Noble Simplicity Versus Post-Conciliar Sanctuary Clutter

Recently I spoke again about the noble simplicity of the traditional Catholic sanctuary order. I thought I would take a slightly different approach this time and show a sanctuary that is not atypical for the post-conciliar era. I am purposefully not identifying the particular parish church that I am showing here because the point is not to critique any particular parish or its pastors. The fact of the matter is this kind of re-arrangement was commonly seen (and frequently mandated) following the Council (though here it is worth noting that none of this really has any direct relation to the Second Vatican Council itself; rather it has to do with the post-conciliar liturgical reforms as they were frequently approached and instituted by liturgists -- something that is quite distinct from the Council itself). In this regard then, this is not about any one particular parish but rather about a more general approach that many will already be more than familiar with from their own parish churches.

In this particular instance we are dealing with a gothic revival building that has had its traditional high altar removed. In its place. the pipe organ's pipes were placed there and a new altar was pushed out into the former nave. There are two versions of this re-ordered church; one shows the tabernacle in the centre (presumably put there more recently) and another where the tabernacle has been placed in a niche that formerly hosted a side altar (mirrored on the other side by the baptismal font) -- a common re-arrangement in the 1970's and 80's. One can also see that an ambo and a lectern have been installed near the altar and the sedilia has been placed, in one instance, to the side of altar and tabernacle, and in another, right behind the altar.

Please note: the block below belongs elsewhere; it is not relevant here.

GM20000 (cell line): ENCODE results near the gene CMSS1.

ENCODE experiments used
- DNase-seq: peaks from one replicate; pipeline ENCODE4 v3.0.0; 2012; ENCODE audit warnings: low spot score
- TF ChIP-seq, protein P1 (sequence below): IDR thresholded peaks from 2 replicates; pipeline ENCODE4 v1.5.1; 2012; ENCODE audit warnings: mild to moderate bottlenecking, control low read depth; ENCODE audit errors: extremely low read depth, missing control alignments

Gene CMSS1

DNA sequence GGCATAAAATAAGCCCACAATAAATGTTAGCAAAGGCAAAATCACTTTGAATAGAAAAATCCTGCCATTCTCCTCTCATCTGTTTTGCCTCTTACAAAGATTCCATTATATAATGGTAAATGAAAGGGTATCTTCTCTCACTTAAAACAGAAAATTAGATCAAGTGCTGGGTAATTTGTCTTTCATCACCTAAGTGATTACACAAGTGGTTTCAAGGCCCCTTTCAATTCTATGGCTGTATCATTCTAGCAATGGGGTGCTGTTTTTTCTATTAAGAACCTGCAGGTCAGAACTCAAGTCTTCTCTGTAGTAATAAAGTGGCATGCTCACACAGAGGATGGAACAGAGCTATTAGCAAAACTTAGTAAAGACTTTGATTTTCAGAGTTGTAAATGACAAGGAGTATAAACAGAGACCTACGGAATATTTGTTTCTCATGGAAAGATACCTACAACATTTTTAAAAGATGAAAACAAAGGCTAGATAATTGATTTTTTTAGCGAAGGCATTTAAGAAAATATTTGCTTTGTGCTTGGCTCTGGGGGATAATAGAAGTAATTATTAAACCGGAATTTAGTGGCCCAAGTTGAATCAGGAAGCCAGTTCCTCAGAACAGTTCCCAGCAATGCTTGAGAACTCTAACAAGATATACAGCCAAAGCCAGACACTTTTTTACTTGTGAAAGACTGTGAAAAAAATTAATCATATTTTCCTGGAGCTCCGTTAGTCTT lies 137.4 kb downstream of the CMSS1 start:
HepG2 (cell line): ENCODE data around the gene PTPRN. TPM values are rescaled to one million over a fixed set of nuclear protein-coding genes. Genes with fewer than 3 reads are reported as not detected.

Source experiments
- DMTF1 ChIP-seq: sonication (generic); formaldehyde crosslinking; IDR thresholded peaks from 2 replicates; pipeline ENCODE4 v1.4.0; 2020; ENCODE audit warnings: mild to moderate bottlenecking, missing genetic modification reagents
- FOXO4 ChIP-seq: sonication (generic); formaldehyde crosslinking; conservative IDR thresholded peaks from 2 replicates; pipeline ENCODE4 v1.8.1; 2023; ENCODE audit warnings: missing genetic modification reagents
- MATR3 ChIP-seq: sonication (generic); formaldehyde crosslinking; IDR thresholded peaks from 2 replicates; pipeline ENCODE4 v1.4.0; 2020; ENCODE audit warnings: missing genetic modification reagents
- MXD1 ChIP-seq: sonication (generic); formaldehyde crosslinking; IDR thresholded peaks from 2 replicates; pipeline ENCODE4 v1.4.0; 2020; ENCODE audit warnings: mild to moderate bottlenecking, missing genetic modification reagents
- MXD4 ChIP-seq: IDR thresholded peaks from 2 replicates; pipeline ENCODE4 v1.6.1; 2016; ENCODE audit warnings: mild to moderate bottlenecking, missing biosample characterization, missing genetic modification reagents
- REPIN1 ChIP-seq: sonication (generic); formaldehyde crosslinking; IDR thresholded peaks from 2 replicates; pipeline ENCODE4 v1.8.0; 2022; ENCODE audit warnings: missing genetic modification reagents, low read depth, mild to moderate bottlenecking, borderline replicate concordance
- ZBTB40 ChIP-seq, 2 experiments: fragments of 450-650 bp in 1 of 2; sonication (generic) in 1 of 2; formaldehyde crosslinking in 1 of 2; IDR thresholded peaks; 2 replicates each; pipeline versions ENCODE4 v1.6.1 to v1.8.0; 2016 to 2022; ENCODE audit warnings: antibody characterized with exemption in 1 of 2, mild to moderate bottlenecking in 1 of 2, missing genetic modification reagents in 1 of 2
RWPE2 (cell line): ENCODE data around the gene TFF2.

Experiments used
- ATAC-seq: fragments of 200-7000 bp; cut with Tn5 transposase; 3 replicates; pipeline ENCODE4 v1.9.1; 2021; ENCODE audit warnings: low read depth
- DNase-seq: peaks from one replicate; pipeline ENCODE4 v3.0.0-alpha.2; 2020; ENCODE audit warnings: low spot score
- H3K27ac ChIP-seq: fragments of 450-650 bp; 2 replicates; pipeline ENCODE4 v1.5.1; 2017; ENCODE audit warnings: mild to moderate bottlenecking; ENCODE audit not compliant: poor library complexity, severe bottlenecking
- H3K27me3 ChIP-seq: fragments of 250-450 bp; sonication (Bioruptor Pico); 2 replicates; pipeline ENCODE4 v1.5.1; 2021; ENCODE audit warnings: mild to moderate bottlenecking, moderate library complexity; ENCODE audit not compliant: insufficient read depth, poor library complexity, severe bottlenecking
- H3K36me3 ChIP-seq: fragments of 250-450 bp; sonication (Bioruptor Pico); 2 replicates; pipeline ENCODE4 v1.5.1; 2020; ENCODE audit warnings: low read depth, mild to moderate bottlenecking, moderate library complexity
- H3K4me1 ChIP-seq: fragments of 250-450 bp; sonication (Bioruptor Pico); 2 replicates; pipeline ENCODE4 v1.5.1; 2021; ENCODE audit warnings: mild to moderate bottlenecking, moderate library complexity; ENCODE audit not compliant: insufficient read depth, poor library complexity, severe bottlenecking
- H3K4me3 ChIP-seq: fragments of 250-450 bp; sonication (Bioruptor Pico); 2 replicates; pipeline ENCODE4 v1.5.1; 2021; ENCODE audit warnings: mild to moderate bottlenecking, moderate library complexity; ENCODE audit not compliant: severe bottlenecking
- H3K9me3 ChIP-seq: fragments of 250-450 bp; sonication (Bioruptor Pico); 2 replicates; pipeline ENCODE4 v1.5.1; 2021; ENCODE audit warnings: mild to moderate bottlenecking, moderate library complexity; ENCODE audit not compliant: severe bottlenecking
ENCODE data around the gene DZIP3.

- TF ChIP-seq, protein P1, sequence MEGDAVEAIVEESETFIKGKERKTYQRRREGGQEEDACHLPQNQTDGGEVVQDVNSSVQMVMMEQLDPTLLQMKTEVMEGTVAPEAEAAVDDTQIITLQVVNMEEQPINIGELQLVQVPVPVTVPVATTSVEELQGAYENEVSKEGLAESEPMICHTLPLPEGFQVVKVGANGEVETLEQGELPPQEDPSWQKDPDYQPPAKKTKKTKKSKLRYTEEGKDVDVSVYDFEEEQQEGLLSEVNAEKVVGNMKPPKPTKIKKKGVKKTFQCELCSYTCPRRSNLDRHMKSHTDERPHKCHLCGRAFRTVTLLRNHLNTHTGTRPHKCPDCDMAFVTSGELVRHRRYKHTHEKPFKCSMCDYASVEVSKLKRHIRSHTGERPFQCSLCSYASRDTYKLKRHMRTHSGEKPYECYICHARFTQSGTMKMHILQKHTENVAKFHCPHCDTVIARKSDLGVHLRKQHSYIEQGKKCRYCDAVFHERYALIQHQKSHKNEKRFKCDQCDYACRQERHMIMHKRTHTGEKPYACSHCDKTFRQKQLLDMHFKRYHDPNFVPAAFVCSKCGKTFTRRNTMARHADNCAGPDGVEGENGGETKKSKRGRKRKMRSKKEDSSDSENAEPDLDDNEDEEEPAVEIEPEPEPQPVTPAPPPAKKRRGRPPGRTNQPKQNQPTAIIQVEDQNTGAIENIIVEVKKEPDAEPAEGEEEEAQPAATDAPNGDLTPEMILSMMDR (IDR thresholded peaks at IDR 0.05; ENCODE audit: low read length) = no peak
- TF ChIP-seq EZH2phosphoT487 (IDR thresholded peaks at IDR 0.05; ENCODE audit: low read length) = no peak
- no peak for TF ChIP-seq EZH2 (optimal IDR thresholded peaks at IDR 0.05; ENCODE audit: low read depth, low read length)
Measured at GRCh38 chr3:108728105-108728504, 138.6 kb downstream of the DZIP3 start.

It's worth noting that the various parts and pieces, taken on their own, are quite decent -- in particular the new altar which is quite noble indeed. However, an assessment of the arrangement of and relationship between these various parts and pieces reveals what I would call typical "post-conciliar clutter" of the sanctuary. In essence it represents what happens when progressive liturgists are allowed to dictate sanctuary orderings.  Progressive liturgists not only tend to oppose traditional sanctuary orderings because of their particular liturgical fads and fixations, they also tend to want to intellectualize sanctuaries with ideas like "balancing the table of the Word with the table of the altar" and so on. The net result is frequently arrangements such as these and many pastors and parishioners are frequently left trying to make the best of it. 

Shift now to the same church with its traditional sanctuary ordering in tact. Regrettably the best picture I have of it includes a wedding party which thereby obscures some of the sanctuary but I trust you will be able to get the gist nonetheless. To my mind the traditional ordering is not only clearly in better harmony with the overall architecture, it is also simpler, cleaner in its parts and better focused. The side altars and their niches frame the high altar, and the altar, reredos and tabernacle set the clear central focus of the church. What's more, there is ample, open space for the sacred ministers to execute the sacred ceremonies, thereby making them more visible to the faithful. 

I tend to emphasize this point because it strikes me as rather ironic that in a time where we hear ad nauseam about "noble simplicity" what has frequently been instituted are arrangements that are not only not "simple" they are also not particularly noble in their design and character. Rather they tend to either be reflections of a cold and sterile minimalism (at one end of the spectrum) or, more commonly, rather cluttered arrangements that are the end result of modern liturgists' particular obsessions. 

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